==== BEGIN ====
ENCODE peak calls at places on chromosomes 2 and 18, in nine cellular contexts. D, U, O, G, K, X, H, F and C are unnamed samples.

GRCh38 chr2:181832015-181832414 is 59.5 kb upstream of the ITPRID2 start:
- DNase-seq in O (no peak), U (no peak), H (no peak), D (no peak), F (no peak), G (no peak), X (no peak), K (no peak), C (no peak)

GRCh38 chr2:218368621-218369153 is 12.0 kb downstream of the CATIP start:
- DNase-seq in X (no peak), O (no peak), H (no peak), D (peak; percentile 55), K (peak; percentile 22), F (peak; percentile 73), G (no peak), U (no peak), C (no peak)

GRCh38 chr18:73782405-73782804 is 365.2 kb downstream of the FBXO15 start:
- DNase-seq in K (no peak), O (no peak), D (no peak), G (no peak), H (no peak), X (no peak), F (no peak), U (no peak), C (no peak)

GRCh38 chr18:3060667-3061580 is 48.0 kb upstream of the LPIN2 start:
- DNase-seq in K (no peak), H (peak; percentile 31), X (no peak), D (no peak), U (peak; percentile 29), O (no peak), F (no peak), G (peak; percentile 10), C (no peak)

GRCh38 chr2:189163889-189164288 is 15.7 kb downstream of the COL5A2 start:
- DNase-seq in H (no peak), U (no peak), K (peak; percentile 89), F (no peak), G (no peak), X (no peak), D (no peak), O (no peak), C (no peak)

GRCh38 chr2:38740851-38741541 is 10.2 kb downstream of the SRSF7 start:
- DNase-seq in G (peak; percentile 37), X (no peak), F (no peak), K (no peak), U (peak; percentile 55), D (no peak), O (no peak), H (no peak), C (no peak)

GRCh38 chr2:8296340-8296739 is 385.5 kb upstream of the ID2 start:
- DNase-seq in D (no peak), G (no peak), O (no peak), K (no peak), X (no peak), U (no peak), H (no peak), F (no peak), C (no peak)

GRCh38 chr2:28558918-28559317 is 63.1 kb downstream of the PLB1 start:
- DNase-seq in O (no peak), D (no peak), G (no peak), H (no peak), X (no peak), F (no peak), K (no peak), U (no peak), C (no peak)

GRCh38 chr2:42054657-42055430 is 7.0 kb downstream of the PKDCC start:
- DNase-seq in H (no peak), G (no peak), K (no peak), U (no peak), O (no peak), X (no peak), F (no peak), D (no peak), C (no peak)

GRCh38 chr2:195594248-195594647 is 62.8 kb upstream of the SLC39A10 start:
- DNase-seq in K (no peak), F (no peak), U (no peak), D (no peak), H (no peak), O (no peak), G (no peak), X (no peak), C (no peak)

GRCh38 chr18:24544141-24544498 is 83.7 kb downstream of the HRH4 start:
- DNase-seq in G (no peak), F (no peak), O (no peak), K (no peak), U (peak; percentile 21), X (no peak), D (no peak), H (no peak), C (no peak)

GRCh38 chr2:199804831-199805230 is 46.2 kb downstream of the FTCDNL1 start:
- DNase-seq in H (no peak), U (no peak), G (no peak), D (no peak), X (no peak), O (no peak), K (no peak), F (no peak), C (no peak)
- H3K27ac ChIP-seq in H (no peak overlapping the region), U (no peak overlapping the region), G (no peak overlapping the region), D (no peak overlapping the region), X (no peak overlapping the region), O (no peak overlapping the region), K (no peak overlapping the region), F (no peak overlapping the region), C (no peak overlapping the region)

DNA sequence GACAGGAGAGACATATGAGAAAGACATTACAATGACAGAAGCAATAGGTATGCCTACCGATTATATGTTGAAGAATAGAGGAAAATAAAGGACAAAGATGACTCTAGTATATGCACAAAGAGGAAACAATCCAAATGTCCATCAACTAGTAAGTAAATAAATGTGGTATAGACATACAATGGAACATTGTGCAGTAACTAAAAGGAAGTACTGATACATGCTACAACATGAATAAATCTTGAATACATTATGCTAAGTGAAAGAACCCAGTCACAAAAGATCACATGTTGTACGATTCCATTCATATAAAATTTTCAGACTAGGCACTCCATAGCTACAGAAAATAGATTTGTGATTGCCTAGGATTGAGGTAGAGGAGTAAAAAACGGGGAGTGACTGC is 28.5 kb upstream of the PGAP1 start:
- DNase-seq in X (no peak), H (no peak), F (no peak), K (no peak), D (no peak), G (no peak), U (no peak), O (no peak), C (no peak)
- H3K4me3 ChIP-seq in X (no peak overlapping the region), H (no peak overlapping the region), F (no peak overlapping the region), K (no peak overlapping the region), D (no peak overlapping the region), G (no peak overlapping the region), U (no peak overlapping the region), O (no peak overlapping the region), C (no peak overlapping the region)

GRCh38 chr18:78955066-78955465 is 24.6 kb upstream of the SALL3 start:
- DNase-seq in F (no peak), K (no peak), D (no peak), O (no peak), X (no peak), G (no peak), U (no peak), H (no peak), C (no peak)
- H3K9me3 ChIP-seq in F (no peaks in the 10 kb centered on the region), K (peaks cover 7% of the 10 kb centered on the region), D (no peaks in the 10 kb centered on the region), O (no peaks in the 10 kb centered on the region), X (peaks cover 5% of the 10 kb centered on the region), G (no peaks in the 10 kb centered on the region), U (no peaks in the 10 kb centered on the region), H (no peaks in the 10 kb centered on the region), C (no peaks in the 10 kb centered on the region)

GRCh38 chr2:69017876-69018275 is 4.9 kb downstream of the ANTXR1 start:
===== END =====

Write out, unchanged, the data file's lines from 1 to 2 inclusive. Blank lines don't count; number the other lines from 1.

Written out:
ENCODE peak calls at places on chromosomes 2 and 18, in nine cellular contexts. D, U, O, G, K, X, H, F and C are unnamed samples.

GRCh38 chr2:181832015-181832414 is 59.5 kb upstream of the ITPRID2 start: